Kimberly Elliot | Art As Self-Care

I know my art and my process to be a form of self-care whether I realize it or not. I started drawing when I was six years old and saw art as a simple hobby. I practiced drawing and painting with no other intention other than the fact that I wanted to be better at it. At that age, it was a pleasure rather than a release. As I grew older, I came to use art as a way to express ideas and thoughts I neglected at the time. I then began to consciously use art to confront internal conflict or confusion. 


Growing up, my family was always traveling between countries. Due to my father’s career, we frequently moved from house to house and began living in between the Philippines and America. I developed a lot of insecurities with my weight and my ethnicity and I had no self-confidence. I couldn’t identify myself in either culture or community and it forced me to really question my identity at a young age - I wanted to belong and feel good about myself. Later on, as a teenager, I suffered from anxiety and developed an eating disorder in high school.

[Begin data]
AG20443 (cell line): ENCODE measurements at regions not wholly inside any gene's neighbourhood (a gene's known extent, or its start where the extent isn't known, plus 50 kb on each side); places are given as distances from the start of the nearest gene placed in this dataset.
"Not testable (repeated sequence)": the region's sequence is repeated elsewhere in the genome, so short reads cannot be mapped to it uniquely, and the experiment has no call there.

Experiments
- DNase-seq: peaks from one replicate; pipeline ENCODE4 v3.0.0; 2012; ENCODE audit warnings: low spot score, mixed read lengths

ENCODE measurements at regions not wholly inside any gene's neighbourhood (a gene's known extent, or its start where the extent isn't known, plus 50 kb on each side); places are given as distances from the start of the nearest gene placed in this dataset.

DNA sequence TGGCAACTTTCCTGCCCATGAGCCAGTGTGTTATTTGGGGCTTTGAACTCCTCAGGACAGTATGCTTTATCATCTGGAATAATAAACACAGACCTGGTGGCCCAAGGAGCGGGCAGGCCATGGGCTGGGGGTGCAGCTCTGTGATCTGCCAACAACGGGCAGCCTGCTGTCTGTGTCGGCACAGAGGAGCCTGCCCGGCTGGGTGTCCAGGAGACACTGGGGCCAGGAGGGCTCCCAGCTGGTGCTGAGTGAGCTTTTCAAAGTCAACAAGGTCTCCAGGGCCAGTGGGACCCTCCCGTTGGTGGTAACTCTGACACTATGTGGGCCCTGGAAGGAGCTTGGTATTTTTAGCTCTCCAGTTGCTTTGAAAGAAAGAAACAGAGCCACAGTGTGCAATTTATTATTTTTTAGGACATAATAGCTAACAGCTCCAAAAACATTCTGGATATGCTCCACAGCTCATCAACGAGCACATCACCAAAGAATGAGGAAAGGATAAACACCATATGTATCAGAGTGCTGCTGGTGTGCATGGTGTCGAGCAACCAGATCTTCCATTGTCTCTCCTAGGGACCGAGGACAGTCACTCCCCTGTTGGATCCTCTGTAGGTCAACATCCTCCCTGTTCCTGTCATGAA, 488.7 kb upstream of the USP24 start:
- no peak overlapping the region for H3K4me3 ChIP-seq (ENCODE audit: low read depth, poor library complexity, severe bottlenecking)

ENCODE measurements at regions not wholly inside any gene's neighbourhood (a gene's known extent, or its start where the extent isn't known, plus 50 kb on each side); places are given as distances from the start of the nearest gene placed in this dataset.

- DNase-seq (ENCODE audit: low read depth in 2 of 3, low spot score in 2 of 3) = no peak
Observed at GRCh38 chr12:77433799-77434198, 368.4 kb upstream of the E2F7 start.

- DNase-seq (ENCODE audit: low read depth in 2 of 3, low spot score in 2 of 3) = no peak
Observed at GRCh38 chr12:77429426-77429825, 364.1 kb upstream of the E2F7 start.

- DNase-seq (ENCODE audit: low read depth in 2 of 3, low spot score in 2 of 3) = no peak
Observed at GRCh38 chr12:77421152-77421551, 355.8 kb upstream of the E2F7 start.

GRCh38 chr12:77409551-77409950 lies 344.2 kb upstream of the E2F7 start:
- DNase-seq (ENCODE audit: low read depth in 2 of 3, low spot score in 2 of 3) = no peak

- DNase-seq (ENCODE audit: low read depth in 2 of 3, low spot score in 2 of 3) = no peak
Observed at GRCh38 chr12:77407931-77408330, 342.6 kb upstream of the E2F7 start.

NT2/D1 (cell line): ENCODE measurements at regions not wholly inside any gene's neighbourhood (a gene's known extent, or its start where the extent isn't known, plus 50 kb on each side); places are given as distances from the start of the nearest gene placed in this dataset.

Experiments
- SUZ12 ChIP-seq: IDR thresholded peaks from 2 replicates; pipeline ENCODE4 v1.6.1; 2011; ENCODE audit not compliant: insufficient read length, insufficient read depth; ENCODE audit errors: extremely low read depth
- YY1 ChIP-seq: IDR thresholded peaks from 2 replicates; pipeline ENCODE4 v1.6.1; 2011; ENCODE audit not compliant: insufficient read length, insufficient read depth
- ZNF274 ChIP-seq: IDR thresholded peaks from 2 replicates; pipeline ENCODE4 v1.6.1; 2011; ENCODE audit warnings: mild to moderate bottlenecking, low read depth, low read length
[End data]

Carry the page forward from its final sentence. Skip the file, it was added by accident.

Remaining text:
Around this time, I focused a lot of my energy into creating. I realized how much better I felt, regardless of the result. I wrote a lot of short stories in my room and I began drawing and painting in my spare time. It was always the process of taking out sheets of paper or a blank canvas and using my imagination which provided a space for me to be in my own world and express myself.


I began to discover different styles and enjoyed drawing ideas and subjects that I couldn’t normally articulate when I was with family or friends. I started to draw a lot of portraits of nude women with body hair and body fat and different skin colors - images of women that I wouldn’t normally see celebrated outside of my own drawings. I drew a lot of self-portraits and took a lot of release from it. The ritual produced a feeling of self-assurance within myself and it continues to do so. I see the creative process of art as a way of developing self-acceptance and I’m thankful for it to this day. 

- Kimberly Elliott


Enjoy more of Kimberly’s work on her website here or give her a follow here.

Zoe Rayn Evans